An Open Letter to the Parents of Girls Who Don't Want to Be Princesses

My daughter doesn't want to be a princess. She doesn't love pink. She does, however, love the color blue to the point of obsession.
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Skater girl at an urban skate park
Skater girl at an urban skate park

My daughter doesn't want to be a princess. She doesn't love pink. She does, however, love the color blue to the point of obsession. Always has and maybe always will. She dislikes wearing long, frilly dresses that hamper her love of climbing and jumping. Most of the time she's in leggings or shorts.

I think there are many girls like this in the world. And I think that's awesome.

My daughter doesn't wear Mary-Janes or dresses to the park like so many of her little park friends do. She can't run, climb, or jump to the level of her liking in that kind of attire.

My daughter has no time for bows in her hair. I'm lucky to even get the tangles out of it before she's off on another imaginary adventure. She truly believes she's a superhero. She's a gorgeous free spirit who cares more about who she's going to rescue next in her imaginary world than if her outfit is synchronized to perfection.

My daughter spends hours playing in the dirt outside. She loves it, and you can hear her humming to herself as she makes mud pies and digs holes. I've learned to accept that she's going to be dirty. But at least she's happy.

My daughter plays with cars and trains -- and has loved to do so since she was a baby. I'll be honest. I did worry a tiny bit. A few people did make random comments about my daughter's love of everything blue or "boyish."

But my worries didn't last long because I realized that it was my daughter who wasn't discriminating. As much as she loved playing with Hot Wheels when she was younger, she also loved her Lalaloopsy dolls and My Little Pony characters. Her love of blue never made her hate pink. She likes pink just fine.

No amount of Barbie (whom she's quite fond of) or pink "girl toys" have swayed my daughter's color preference for what many people still somehow consider a "boy color."

I would like to think that in this day and age, most of us are more adapted to the idea that we don't necessarily have to separate boys and girls into sections of pink and blue, dolls and cars, or dresses and pants. But apparently not everyone out there has hopped onto that "gender neutral" bandwagon.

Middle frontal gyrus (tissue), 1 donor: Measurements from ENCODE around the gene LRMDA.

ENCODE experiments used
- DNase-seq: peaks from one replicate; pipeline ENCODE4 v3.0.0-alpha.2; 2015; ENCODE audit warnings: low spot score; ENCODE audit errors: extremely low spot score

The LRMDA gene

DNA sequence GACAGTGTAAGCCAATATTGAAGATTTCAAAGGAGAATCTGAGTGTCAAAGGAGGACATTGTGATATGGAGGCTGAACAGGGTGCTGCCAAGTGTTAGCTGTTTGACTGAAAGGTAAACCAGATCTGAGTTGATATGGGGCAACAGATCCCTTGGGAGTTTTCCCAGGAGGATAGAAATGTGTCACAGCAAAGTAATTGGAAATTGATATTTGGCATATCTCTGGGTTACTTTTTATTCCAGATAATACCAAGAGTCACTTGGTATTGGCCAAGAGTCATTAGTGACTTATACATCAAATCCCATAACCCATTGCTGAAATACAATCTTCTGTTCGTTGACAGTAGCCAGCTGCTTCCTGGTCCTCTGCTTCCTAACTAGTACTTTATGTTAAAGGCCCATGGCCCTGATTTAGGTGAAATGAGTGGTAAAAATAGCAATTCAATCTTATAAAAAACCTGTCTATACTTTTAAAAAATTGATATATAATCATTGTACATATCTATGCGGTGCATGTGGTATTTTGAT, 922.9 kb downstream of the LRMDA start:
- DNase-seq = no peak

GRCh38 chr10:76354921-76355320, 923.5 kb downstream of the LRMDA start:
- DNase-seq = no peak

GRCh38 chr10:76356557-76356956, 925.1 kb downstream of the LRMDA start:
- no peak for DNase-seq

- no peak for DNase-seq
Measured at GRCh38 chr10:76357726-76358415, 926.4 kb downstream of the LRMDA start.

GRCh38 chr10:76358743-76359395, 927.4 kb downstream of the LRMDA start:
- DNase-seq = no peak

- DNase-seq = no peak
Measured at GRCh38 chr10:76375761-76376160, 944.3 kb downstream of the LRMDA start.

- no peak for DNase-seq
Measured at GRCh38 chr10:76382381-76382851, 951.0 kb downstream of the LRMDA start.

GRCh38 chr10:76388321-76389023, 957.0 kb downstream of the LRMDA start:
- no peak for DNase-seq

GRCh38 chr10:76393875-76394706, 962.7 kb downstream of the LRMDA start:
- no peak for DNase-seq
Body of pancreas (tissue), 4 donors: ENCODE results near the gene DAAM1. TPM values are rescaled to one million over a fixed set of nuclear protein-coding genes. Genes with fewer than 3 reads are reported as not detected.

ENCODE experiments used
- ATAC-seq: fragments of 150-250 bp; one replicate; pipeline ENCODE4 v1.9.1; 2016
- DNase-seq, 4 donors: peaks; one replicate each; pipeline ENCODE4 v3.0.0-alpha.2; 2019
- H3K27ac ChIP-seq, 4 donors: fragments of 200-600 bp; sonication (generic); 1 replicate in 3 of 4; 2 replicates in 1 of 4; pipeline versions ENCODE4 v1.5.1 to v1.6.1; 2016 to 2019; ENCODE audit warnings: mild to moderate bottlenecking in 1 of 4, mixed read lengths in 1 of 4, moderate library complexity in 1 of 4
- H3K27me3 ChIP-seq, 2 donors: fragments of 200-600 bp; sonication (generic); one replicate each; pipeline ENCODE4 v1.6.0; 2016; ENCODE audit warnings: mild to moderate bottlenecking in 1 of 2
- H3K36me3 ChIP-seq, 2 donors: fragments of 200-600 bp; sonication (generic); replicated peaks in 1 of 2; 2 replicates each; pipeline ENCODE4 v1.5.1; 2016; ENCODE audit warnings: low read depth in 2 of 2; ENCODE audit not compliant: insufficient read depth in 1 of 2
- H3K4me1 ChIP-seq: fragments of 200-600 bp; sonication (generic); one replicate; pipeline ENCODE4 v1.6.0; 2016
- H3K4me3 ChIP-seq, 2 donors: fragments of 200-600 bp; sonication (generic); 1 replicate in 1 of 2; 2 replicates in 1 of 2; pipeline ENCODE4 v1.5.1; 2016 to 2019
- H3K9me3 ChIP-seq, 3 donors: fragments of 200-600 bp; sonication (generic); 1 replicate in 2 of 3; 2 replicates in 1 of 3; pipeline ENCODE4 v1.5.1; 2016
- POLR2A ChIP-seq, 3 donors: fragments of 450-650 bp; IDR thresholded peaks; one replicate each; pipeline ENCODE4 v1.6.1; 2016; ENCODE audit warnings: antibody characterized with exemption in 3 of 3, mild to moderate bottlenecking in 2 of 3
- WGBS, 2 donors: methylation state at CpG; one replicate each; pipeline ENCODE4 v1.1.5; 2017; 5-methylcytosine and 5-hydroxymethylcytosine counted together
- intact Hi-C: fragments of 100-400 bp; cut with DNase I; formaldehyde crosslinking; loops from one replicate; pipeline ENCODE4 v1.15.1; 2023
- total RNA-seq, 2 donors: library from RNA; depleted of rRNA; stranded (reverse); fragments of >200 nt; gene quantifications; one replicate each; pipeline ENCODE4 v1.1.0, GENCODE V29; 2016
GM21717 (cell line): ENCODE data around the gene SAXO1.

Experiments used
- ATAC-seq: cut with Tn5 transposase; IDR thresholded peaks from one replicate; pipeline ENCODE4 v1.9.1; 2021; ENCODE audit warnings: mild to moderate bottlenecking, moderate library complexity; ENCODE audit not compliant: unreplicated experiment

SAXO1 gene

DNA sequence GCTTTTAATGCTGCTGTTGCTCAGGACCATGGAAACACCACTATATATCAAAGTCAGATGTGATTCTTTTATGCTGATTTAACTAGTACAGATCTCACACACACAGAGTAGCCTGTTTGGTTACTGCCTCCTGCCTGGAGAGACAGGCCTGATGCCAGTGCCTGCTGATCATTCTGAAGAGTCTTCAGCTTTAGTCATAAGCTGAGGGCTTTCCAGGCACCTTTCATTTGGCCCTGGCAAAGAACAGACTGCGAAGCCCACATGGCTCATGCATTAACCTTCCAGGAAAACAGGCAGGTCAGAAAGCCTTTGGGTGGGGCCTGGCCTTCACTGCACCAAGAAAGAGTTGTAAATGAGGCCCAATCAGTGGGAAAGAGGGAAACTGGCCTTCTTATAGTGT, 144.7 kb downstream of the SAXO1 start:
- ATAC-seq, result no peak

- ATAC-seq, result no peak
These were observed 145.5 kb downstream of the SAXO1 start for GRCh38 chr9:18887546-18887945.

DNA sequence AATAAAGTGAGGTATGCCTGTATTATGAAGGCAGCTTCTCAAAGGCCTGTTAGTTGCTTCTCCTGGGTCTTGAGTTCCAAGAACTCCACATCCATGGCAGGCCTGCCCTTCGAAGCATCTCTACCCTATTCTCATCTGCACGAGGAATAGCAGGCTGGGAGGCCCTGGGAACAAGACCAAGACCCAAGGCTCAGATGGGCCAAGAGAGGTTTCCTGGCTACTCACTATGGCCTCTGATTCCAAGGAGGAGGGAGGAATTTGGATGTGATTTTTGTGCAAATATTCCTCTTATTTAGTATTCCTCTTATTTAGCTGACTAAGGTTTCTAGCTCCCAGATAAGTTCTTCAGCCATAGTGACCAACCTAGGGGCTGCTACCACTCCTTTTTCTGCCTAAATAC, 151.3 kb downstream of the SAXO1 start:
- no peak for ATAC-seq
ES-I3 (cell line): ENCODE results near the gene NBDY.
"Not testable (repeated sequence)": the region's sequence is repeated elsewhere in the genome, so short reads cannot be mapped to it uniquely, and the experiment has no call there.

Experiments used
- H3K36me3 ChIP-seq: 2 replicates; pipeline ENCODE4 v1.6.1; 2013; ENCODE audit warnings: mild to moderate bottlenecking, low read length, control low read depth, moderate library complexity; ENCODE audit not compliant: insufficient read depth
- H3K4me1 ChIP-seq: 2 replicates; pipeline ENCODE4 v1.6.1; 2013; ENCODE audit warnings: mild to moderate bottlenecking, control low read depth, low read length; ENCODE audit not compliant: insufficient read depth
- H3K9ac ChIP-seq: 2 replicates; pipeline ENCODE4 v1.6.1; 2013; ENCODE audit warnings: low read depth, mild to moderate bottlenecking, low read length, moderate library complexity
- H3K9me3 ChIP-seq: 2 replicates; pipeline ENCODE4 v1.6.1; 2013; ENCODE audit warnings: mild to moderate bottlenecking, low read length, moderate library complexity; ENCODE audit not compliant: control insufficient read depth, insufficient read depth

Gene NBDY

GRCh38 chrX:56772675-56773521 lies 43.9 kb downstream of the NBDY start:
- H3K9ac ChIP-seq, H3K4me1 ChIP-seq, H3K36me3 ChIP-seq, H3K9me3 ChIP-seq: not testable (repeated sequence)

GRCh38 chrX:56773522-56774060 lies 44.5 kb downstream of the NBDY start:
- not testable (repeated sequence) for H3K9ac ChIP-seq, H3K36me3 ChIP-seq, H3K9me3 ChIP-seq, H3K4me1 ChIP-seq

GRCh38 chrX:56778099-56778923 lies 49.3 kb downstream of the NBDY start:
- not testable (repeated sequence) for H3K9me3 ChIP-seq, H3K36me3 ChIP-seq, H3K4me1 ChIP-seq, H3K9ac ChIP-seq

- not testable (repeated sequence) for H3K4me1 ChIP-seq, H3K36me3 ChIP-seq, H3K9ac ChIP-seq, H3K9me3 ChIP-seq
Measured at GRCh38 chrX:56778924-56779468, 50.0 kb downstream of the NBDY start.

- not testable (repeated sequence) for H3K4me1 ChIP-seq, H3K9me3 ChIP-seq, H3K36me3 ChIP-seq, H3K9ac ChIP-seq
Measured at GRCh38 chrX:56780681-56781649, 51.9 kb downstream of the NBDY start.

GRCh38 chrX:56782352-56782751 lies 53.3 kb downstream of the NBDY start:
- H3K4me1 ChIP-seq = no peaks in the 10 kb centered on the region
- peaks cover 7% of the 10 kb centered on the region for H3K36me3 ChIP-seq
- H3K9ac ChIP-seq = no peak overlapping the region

My daughter does have little friends who are very much decided that wearing pink is something only girls do and that it's not super cool to want to play with cars, planes, and trains over wearing your tiara and having tea parties.

In fact, one of my daughter's friends actually called her out on wanting to wear a "boy-colored" superhero cape as opposed to a pink one. My daughter was bluntly told, "That's a boy color, why are you wearing that? You're not a boy."


As much as some of us parents may want our kids to grow up being less rigid about gender stereotypes, children usually make up their own minds as to how things are based on their own instincts and what goes on around them.

We've definitely given my daughter opportunities to get into the so-called "girlie stuff," but she's not buying it. And that's okay. I know very well she's not the only little girl out there who would rather use the blue Spiderman mouthwash instead of the pink Disney Princess mouthwash.

It doesn't have to be a big deal, and we as parents don't need to make it a big deal.

Children pay attention to the words we say and labels we attach to people. Girls who are more "tomboy-ish" will always have to put up with comments from other kids and even adults. People have their opinions. And furthermore, it is okay for a girl to only love pink. We should be just as accepting of that as we should be of a girl who loves "boy colors." It goes both ways.

So what's the calm, mature response to your little girl when another girl tells her she can't like blue, or green, or play with cars? I'd love to hear some feedback from other parents.

Until then, I'll continue to be proud and amazed by my train-loving, high-jumping, dirt-digging little superhero. And if your daughter is like this too -- celebrate and support her, because she's awesome.


Originally a Vancouver Island native, Michelle now resides in California where she is an ex-corporate slave, writer, artist, mother, stepmother, & wife.

Join Michelle as she explores & stumbles through society, parenting, step-parenting, health, beauty, relationships & much more.

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